R.A.N Tip of The Week! Humility-To-Ego Ratio

Ego gets in the way of empathy and listening, both of which are critical to learning. But it's not easy to turn off your ego. In setting such a goal, you are working against the natural inclination of the brain. You have to be willing to look closely at your mistakes and failures, to really listen to people who disagree with you, and to allow the best thinking and ideas to rise to the top.


In the past, our culture really admired people with big egos. We called them our fearless leaders, MVPs, visionaries, and go-getters. We respected these confident and successful folks for appearing to having all the answers. They were all too happy to stand their ground and argue their point, and we saw this as a sign of strength and leadership.


Today, I've learned from taking leadership training at the Graduate School USA in Washington, DC that having a larger-than-life ego are fast becoming liabilities. The ego is the mortal enemy and humility is one of the traits most likely to guarantee success in the 21st-century workplace.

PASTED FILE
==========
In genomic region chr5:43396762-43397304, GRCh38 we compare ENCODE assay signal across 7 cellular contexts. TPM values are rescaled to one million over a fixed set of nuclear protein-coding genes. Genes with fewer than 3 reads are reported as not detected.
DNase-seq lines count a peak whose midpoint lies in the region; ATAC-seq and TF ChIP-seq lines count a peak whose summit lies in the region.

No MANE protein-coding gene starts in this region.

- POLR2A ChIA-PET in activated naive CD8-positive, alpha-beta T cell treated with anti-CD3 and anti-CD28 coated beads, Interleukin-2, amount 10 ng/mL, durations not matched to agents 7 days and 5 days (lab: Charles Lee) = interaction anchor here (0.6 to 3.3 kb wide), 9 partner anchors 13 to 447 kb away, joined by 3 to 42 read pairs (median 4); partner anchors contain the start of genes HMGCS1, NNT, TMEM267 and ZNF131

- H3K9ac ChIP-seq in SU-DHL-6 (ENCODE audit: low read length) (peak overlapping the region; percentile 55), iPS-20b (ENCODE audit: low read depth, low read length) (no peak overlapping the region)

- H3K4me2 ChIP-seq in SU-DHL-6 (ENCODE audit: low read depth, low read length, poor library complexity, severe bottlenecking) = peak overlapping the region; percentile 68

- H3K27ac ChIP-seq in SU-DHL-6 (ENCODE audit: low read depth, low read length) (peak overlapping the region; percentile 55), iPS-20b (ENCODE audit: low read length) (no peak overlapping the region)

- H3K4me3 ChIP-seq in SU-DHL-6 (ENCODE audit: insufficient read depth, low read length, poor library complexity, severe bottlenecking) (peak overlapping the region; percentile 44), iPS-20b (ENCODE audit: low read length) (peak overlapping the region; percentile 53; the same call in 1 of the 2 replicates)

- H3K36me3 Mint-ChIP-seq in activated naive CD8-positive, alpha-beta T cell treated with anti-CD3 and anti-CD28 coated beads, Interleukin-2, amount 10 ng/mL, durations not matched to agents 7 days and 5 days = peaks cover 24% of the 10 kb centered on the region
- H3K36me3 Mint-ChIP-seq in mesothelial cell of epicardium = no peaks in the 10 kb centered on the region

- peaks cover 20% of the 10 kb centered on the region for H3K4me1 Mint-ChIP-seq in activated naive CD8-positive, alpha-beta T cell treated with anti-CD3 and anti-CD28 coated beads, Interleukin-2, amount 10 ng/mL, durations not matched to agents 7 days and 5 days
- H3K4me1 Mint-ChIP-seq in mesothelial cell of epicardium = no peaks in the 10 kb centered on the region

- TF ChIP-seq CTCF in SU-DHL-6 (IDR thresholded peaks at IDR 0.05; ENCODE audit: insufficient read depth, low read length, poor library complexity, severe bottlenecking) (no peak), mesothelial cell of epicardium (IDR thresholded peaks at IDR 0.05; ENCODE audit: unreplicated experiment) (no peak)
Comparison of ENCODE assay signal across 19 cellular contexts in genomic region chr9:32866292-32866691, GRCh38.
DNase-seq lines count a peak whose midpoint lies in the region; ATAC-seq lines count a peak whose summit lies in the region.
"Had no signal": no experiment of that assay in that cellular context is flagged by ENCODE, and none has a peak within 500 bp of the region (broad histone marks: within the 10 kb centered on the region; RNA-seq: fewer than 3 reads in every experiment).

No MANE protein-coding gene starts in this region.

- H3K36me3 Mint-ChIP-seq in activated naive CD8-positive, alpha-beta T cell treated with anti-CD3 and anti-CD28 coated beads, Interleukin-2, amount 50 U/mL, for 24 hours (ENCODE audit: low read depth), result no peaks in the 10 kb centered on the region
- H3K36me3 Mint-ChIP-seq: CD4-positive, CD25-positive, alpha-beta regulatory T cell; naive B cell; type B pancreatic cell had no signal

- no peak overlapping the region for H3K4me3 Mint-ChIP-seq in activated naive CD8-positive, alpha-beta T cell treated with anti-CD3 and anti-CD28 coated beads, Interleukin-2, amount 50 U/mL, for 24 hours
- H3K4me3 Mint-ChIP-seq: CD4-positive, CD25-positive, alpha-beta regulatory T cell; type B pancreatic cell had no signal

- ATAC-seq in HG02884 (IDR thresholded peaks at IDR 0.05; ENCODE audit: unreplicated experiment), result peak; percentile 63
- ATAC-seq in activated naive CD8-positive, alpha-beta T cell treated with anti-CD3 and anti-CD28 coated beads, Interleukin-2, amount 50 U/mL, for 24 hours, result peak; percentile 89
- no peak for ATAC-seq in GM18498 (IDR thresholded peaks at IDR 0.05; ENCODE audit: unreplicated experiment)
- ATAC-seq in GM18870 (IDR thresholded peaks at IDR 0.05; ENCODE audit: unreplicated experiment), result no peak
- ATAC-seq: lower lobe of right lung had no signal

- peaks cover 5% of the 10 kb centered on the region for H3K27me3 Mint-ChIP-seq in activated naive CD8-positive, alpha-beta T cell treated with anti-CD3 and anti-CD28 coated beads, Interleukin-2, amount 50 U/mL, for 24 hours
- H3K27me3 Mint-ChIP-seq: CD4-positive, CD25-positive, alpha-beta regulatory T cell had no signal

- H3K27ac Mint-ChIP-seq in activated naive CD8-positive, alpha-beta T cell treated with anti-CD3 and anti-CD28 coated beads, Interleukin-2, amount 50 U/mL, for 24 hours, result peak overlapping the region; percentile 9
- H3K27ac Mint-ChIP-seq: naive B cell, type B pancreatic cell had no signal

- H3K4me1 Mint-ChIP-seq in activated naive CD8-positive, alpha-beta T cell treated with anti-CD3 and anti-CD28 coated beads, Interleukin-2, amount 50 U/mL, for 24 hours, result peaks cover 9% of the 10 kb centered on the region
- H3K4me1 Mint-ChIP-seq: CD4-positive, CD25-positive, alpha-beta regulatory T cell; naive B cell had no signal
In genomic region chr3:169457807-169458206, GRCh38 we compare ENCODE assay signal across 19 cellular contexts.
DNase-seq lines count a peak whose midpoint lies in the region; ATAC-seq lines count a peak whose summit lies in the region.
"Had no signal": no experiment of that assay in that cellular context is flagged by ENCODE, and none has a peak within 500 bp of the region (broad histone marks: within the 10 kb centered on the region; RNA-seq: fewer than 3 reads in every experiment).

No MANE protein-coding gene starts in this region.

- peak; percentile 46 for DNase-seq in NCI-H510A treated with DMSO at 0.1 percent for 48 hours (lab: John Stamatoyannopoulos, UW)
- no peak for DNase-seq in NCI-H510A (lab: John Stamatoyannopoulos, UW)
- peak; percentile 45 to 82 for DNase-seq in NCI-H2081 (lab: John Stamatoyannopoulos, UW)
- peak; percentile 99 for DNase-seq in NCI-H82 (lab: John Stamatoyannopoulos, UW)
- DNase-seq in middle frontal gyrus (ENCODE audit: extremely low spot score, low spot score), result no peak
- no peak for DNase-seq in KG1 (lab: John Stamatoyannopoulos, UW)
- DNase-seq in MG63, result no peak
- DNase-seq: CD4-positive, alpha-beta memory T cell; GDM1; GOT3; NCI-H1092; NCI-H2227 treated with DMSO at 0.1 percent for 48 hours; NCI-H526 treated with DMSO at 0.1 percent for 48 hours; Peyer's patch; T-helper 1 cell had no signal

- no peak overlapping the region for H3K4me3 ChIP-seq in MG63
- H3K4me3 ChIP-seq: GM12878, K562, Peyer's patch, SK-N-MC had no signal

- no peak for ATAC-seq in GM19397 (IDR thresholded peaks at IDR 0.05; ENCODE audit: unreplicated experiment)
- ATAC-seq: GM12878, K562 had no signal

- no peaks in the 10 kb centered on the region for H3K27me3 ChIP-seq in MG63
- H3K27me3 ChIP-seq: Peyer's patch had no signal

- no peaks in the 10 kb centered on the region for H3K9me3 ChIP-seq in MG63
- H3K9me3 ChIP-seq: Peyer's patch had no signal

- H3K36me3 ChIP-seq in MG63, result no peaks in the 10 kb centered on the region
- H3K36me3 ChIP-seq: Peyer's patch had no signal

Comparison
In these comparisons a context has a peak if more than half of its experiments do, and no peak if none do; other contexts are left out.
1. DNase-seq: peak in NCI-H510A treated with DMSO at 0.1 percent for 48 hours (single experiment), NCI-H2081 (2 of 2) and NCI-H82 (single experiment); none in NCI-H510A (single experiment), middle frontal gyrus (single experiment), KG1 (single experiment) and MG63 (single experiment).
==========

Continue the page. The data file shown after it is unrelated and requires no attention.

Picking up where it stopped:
Don't believe me?  Ask yourself this: Have you ever met someone with a big ego who was really good at being open-minded? Really good at reflectively listening? At putting himself in another’s shoes? At playing well with others? At blowing you off because they think they are more important than you are? At saying, “I don’t know,” “Your idea is better than mine,” or, “You’re right”? Didn’t think so.


I believe if you want to be an effective leader, you are going to have to rein in your ego and become more team-oriented, despite the challenge of our ego-based thinking. It is our brain’s default position when we naturally seek to reinforce what we already think we know. Also, we have to overcome a lifetime of cultural and behavioral big-ego conditioning.


Here are a few suggestions I am in the process of learning to help me hone my humility:


First, know that you’ll have to work against your brain’s natural inclinations. Quieting our egos actually goes against our very natures! Instead, use high-level and innovative thinking as a team.  In order to learn, adapt, and succeed, we have to be willing to look closely at our mistakes and failures, to really listen to people who disagree with us, and to allow the best thinking and best ideas to rise to the top—which requires humility!